A common question which arises in Bible study is: what is the right interpretation of the Bible? Dealing with parables at church recently provides a germane point to address this question. What is the “right interpretation”? And, if I did not understand the text the “right” way, does that mean I am “wrong”?
Followers of Jesus find in the Bible the words of God, the words of life. So we put a premium on understanding them rightly. The more time and effort we spend with these words, the more they impact our thinking and actions. It makes sense to be concerned with “right” and “wrong” interpretations.
Interpretation in a different light
I want to introduce the category of “good” and “bad” rather than “right” and “wrong.” While these two sets of categories share a lot in common, “good” and “bad” is a more flexible taxonomy. One of the benefits of thinking about interpretations as “good” or “bad” is that we can think about interpretations on a sliding scale.
Consider the following illustration for a minute.
This typology of interpretations is simple. A lot could be said about it and about the thoughts behind it, but here I will offer just a few short comments. This 2×2 grid helps us think about the value of an interpretation.
On this 2×2, there are two parameters: accuracy and effectiveness. The obvious goal is for my interpretation to be both accurate and effective. Let’s briefly consider how this chart orients us to biblical interpretation.
By accuracy, I mean that the interpretation is plausible within the cultural, language, historical, literary, and theological context of the biblical passage.
One of my friends in high school cross country would chant Philippians 4.13 to himself all the time while running: “I can do all things through Christ who strengthens me.” While this verse is inspiring to cross country runners, dieters, and people changing habits the world over, those are all “inaccurate” interpretations of the text. In literary and theological context, Paul is not talking about being able to do “anything” through Jesus’ strength—like run a long way or loose weight—but about being able to bear up in his ministry in whatever situations he is in. This is a more accurate interpretation of Phil. 4.13 than as a promise that you can run a marathon, loose 20 pounds, or get up the courage to ask your boss for a raise.
The parameter of accuracy is the realm of interpretation associated most closely with academic work on the Bible: commentaries, original language study, literary analysis, historical backgrounds, and so forth. This aspect of Bible interpretation focuses on developing a more plausible understanding of any given passage.
Accuracy is important. But, accuracy is only part of the equation of good Bible interpretation. The second main component I call “effectiveness.”
While accuracy is a part of any good attempt at reading and understanding communication, the parameter of effectiveness deals more closely with the nature of Scripture. God’s word is meant to be heard and to transform the hearer. St. Augustine of Hippo hit upon a helpful way to communicate what effectiveness in biblical interpretation entails. He writes:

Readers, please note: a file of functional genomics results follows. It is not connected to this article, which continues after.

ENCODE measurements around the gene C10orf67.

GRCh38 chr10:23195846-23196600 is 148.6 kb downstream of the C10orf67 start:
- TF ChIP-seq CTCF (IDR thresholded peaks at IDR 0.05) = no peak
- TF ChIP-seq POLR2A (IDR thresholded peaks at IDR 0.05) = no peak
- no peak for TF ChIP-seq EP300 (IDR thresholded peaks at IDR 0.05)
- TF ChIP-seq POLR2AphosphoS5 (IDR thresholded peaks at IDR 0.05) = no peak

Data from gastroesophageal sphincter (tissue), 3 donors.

“Whoever, then, thinks that he understands the Holy Scriptures, or any part of them, but puts such an interpretation upon them as does not tend to build up this twofold love of God and our neighbor, does not yet understand them as he ought.”
The basic insight is this: God has an intention for his communication in Scripture. God reveals himself with the intention of changing people who hear him. We are to grow in love for God and grow in love for neighbor. Augustine reasons that a good interpretation of Scripture is one that results in growing love for God and love for neighbor. After all, since that is the goal of God’s self-disclosure, it should be the result of rightly understanding it.
So what is a good interpretation?
This 2×2 graphic highlights the way the parameters of accuracy and effectiveness interact. The worst sort of interpretation is one that is neither accurate nor leads to growth in love for God and love of neighbor. An accurate but ineffective interpretation is better in that it at least understands the message of the text, even if the understanding does not result in any change.
I suggest that an inaccurate understanding of the text which results in effective life change in loving God and loving neighbor is better than an accurate but ineffective reading. Why? Because it grasps the big intention behind Scripture, even if it misses the details.
The best understanding is one that is both accurate and effective. One that both engages with and understands the message of the text in a plausible way and which directs the reader to deeper love of God and love of neighbor.
Hearing God in his word is meant to be transformative. There is much to commend in the saying—heard in many different forms and on many different lips—that the most important interpretation of Scripture is the one that you live. Accuracy safeguards the direction of our living and effectiveness refers to the motion in our lives toward God and toward others.